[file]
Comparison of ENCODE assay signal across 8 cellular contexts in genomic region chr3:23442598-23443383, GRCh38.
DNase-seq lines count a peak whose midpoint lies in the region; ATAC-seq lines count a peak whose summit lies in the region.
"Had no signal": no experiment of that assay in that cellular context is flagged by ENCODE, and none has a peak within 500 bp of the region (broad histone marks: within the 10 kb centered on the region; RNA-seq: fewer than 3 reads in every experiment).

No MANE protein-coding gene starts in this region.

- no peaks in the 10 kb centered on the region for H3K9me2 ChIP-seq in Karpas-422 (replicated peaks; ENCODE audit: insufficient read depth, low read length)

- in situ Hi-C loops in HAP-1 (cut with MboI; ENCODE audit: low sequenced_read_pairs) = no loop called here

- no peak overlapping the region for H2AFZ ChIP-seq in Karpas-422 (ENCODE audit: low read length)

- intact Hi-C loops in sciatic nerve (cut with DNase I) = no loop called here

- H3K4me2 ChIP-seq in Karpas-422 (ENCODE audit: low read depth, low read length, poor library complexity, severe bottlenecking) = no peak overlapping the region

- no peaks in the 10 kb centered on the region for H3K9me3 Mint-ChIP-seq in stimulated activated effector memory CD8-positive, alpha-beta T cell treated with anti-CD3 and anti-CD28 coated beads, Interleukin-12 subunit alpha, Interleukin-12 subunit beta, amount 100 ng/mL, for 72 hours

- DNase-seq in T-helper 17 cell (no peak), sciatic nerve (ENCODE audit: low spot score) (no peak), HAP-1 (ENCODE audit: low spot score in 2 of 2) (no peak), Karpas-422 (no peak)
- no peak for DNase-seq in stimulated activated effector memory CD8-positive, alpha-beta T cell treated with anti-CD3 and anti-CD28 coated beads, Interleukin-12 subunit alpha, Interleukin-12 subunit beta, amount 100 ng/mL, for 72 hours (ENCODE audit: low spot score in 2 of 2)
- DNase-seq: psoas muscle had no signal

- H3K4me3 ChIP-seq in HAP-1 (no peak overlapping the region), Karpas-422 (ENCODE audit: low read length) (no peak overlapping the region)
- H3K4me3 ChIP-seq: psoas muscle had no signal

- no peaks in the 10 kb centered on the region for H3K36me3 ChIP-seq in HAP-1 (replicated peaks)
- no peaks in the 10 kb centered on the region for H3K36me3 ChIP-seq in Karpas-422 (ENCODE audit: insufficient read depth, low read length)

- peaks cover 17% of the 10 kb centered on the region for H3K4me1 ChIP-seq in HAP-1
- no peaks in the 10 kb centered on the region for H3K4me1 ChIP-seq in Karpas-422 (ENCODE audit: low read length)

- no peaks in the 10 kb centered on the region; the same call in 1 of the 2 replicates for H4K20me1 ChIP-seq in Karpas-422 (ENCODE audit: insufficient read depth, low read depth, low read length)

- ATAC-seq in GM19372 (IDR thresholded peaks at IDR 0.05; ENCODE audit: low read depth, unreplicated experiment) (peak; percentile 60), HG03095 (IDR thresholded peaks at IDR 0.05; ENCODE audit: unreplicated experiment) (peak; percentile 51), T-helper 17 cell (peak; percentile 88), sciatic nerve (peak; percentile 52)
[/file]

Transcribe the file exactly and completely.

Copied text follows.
Comparison of ENCODE assay signal across 8 cellular contexts in genomic region chr3:23442598-23443383, GRCh38.
DNase-seq lines count a peak whose midpoint lies in the region; ATAC-seq lines count a peak whose summit lies in the region.
"Had no signal": no experiment of that assay in that cellular context is flagged by ENCODE, and none has a peak within 500 bp of the region (broad histone marks: within the 10 kb centered on the region; RNA-seq: fewer than 3 reads in every experiment).

No MANE protein-coding gene starts in this region.

- no peaks in the 10 kb centered on the region for H3K9me2 ChIP-seq in Karpas-422 (replicated peaks; ENCODE audit: insufficient read depth, low read length)

- in situ Hi-C loops in HAP-1 (cut with MboI; ENCODE audit: low sequenced_read_pairs) = no loop called here

- no peak overlapping the region for H2AFZ ChIP-seq in Karpas-422 (ENCODE audit: low read length)

- intact Hi-C loops in sciatic nerve (cut with DNase I) = no loop called here

- H3K4me2 ChIP-seq in Karpas-422 (ENCODE audit: low read depth, low read length, poor library complexity, severe bottlenecking) = no peak overlapping the region

- no peaks in the 10 kb centered on the region for H3K9me3 Mint-ChIP-seq in stimulated activated effector memory CD8-positive, alpha-beta T cell treated with anti-CD3 and anti-CD28 coated beads, Interleukin-12 subunit alpha, Interleukin-12 subunit beta, amount 100 ng/mL, for 72 hours

- DNase-seq in T-helper 17 cell (no peak), sciatic nerve (ENCODE audit: low spot score) (no peak), HAP-1 (ENCODE audit: low spot score in 2 of 2) (no peak), Karpas-422 (no peak)
- no peak for DNase-seq in stimulated activated effector memory CD8-positive, alpha-beta T cell treated with anti-CD3 and anti-CD28 coated beads, Interleukin-12 subunit alpha, Interleukin-12 subunit beta, amount 100 ng/mL, for 72 hours (ENCODE audit: low spot score in 2 of 2)
- DNase-seq: psoas muscle had no signal

- H3K4me3 ChIP-seq in HAP-1 (no peak overlapping the region), Karpas-422 (ENCODE audit: low read length) (no peak overlapping the region)
- H3K4me3 ChIP-seq: psoas muscle had no signal

- no peaks in the 10 kb centered on the region for H3K36me3 ChIP-seq in HAP-1 (replicated peaks)
- no peaks in the 10 kb centered on the region for H3K36me3 ChIP-seq in Karpas-422 (ENCODE audit: insufficient read depth, low read length)

- peaks cover 17% of the 10 kb centered on the region for H3K4me1 ChIP-seq in HAP-1
- no peaks in the 10 kb centered on the region for H3K4me1 ChIP-seq in Karpas-422 (ENCODE audit: low read length)

- no peaks in the 10 kb centered on the region; the same call in 1 of the 2 replicates for H4K20me1 ChIP-seq in Karpas-422 (ENCODE audit: insufficient read depth, low read depth, low read length)

- ATAC-seq in GM19372 (IDR thresholded peaks at IDR 0.05; ENCODE audit: low read depth, unreplicated experiment) (peak; percentile 60), HG03095 (IDR thresholded peaks at IDR 0.05; ENCODE audit: unreplicated experiment) (peak; percentile 51), T-helper 17 cell (peak; percentile 88), sciatic nerve (peak; percentile 52)